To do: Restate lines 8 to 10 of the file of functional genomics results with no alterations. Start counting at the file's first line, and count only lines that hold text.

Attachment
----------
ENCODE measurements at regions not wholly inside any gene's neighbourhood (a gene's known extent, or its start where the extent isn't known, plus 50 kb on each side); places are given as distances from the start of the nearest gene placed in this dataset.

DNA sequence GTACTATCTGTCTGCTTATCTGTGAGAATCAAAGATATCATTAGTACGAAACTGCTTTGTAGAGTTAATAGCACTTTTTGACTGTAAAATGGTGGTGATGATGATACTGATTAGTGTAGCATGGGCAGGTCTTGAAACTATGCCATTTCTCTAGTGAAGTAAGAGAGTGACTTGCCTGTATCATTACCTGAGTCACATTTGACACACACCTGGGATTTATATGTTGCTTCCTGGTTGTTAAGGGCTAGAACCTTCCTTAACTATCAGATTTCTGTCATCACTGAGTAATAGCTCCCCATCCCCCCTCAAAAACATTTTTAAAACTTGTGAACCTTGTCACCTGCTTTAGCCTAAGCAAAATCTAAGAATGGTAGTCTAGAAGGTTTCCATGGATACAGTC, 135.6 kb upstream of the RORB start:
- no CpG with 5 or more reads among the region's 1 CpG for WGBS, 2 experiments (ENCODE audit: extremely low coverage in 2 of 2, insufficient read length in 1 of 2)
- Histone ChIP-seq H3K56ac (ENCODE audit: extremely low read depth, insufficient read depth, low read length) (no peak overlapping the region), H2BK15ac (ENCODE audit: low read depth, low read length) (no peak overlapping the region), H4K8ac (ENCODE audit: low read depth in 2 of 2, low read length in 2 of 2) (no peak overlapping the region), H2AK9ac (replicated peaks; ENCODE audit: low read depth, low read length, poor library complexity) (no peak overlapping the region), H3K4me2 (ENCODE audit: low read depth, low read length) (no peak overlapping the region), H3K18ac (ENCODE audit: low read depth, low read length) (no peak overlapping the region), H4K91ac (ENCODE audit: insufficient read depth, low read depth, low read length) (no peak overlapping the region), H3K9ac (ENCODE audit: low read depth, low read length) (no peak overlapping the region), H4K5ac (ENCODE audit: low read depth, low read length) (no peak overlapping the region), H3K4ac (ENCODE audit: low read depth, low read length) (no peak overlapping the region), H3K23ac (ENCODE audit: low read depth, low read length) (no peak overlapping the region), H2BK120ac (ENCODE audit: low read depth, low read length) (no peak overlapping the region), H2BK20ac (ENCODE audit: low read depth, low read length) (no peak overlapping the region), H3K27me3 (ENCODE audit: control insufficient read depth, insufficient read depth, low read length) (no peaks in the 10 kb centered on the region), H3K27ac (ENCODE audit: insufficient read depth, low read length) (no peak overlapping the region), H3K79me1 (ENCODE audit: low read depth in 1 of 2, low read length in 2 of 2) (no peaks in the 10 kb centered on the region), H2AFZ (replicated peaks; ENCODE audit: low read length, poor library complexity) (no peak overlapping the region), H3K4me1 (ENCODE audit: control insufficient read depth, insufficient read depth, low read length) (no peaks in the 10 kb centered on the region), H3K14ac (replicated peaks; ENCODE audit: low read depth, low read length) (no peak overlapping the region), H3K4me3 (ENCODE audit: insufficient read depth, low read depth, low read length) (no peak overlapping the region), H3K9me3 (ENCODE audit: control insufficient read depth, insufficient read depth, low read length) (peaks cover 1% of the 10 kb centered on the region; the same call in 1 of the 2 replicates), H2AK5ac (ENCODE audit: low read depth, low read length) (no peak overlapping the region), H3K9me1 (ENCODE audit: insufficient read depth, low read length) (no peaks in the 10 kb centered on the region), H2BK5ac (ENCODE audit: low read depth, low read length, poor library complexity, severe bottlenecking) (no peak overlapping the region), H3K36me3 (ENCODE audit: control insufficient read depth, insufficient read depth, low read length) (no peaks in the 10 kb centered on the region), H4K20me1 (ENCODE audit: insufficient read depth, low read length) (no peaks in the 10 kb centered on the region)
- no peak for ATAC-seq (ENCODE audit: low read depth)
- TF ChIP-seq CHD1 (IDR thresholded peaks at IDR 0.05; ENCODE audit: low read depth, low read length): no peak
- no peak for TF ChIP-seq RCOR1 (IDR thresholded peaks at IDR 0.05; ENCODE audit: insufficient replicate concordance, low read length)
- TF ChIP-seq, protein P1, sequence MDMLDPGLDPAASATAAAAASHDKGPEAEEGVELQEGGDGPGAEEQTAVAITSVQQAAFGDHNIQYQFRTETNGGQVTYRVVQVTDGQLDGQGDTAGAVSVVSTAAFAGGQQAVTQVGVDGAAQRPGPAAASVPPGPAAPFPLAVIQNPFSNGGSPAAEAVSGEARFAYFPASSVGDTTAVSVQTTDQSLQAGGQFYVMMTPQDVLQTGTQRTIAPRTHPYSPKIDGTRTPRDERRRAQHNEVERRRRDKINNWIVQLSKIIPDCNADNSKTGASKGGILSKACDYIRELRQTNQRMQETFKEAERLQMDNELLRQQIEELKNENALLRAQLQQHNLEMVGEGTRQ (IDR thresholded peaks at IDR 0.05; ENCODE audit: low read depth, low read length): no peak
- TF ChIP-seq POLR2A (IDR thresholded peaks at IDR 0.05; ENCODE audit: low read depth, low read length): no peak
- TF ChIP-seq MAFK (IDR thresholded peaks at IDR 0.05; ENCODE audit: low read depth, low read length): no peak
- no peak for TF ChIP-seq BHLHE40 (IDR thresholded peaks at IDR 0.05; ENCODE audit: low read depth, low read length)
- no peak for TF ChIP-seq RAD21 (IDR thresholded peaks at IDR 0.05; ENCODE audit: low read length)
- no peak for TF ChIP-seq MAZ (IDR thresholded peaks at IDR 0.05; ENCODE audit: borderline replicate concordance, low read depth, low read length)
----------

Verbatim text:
- TF ChIP-seq, protein P1, sequence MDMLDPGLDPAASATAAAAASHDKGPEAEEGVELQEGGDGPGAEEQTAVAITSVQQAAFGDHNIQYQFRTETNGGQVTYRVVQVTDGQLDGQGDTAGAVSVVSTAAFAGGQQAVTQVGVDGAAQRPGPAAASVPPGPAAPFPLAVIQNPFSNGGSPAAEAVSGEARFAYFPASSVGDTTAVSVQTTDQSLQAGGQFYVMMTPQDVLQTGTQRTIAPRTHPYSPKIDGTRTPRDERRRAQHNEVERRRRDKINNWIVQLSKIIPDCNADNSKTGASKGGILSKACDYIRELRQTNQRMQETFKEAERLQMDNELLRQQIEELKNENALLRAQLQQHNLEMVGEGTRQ (IDR thresholded peaks at IDR 0.05; ENCODE audit: low read depth, low read length): no peak
- TF ChIP-seq POLR2A (IDR thresholded peaks at IDR 0.05; ENCODE audit: low read depth, low read length): no peak
- TF ChIP-seq MAFK (IDR thresholded peaks at IDR 0.05; ENCODE audit: low read depth, low read length): no peak